Direct. xiv. At 'supper spend the time as is aforesaid (at dinner): always remembering that though it be a day of thanksgiving, it is not a day of gluttony, and that you must not use too full a diet, lest it make you heavy, and drowsy, and unfit for holy duty.


Direct. xv. After supper examine your children and ser

vants what they have learnt all day, and sing a psalm of

praise, and conclude with prayer and thanksgiving.'

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Direct. xvI. If there be time after, both you and they may in secret review the duties, and mercies, and failings of the day, and recommend yourselves by prayer into the hands of God for the night following:' and so betake yourselves to your rest.



Direct. xvII. And to shut up all, let your last thoughts be holy, in the thankful sense of the mercy you have received, and the goodness of God revealed by our Mediator, and comfortably trusting your souls and bodies into his hands, and longing for your nearer approach unto his glory, and the beholding and full enjoying of him for ever.'

I have briefly named this order of duties, for the memory

of those that have opportunity to observe it: but if any man's place and condition deny him opportunity for some of these, he must do what he can: but see, that carnal negligence cause not his omission. And now I appeal to reason, conscience and experience, whether this employment be not more suitable to the principles, ends and hopes of a Christian, than idleness, or vain talk, or cards, or dice, or dancing, or ale-house haunting, or worldly business or discourse? And whether this would not exceedingly conduce to the increase of knowledge, holiness and honesty? And whether there be ever a worldling or voluptuous sensualist of them all, that had not rather be found thus at death; or look back when time is past and gone, upon the Lord's day thus spent, than as the idle, fleshly and ungodly spend them?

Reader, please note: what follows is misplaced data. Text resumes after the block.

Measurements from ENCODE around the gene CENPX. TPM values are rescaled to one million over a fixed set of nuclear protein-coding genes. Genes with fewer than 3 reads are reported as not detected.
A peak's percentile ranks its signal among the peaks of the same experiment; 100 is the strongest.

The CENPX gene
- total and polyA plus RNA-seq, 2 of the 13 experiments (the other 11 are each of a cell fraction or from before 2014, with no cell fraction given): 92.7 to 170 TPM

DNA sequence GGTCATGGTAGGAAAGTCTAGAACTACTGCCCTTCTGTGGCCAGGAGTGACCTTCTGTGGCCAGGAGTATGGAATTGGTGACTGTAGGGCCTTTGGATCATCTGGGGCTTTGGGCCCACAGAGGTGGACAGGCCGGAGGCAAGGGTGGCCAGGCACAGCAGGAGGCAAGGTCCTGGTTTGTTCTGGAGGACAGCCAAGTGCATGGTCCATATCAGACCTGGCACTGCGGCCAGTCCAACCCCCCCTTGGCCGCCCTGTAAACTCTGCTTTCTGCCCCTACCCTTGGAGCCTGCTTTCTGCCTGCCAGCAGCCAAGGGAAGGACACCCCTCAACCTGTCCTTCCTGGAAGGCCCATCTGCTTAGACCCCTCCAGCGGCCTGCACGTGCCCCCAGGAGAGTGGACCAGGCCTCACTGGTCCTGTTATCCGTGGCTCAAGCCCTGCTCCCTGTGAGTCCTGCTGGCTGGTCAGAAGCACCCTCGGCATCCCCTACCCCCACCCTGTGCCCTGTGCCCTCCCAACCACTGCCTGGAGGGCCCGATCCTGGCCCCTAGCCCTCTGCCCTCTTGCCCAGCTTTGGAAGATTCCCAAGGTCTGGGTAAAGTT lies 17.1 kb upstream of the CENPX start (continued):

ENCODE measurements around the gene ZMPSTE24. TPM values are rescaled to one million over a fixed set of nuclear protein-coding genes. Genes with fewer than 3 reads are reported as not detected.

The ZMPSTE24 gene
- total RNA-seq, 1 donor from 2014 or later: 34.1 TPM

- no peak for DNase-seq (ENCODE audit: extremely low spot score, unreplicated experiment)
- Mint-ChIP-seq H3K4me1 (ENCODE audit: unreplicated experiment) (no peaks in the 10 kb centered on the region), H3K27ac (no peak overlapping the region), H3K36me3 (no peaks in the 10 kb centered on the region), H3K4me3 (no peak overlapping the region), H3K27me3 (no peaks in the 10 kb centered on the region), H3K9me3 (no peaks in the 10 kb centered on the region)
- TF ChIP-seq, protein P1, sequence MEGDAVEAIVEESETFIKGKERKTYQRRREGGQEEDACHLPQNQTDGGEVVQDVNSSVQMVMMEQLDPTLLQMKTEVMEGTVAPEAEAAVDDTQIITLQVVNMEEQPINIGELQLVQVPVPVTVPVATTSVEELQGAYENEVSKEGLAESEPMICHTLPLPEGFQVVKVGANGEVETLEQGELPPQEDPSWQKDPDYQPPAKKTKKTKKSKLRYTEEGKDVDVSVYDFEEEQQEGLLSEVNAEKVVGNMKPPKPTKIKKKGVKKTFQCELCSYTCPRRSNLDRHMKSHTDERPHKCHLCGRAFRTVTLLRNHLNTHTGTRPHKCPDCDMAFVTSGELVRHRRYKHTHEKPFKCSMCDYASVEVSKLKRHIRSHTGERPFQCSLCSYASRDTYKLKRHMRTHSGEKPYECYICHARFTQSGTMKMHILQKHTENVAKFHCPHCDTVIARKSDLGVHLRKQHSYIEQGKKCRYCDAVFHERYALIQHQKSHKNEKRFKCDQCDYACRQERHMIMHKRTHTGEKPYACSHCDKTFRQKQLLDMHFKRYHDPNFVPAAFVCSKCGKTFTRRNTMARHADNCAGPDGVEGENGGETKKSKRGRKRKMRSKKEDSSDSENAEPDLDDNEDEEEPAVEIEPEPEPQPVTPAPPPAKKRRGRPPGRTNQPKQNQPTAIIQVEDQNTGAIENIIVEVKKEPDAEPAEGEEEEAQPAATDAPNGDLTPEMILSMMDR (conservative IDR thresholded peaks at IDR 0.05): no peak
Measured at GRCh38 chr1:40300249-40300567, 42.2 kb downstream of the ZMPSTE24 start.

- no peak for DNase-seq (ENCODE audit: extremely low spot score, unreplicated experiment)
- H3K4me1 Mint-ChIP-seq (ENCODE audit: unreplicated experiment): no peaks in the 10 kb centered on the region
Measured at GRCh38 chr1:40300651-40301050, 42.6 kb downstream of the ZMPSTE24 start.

Directions for profitable Hearing the Word Preached.

OMITTING those Directions which concern the external modes of worship (for the reasons mentioned Part. iii. and known to all that know me, and the time and place I live in) I shall give you such Directions about the personal, internal management of your duty, as I think most necessary to your edification. And seeing that your duty and benefit lieth in these four general points: 1. That you hear with understanding. 2. That you remember what you hear. 3. That you be duly affected with it. 4. And that you sincerely practise it, I shall more particularly direct you in order to all these ends and duties.

Tit. 1. Directions for the Understanding the Word which you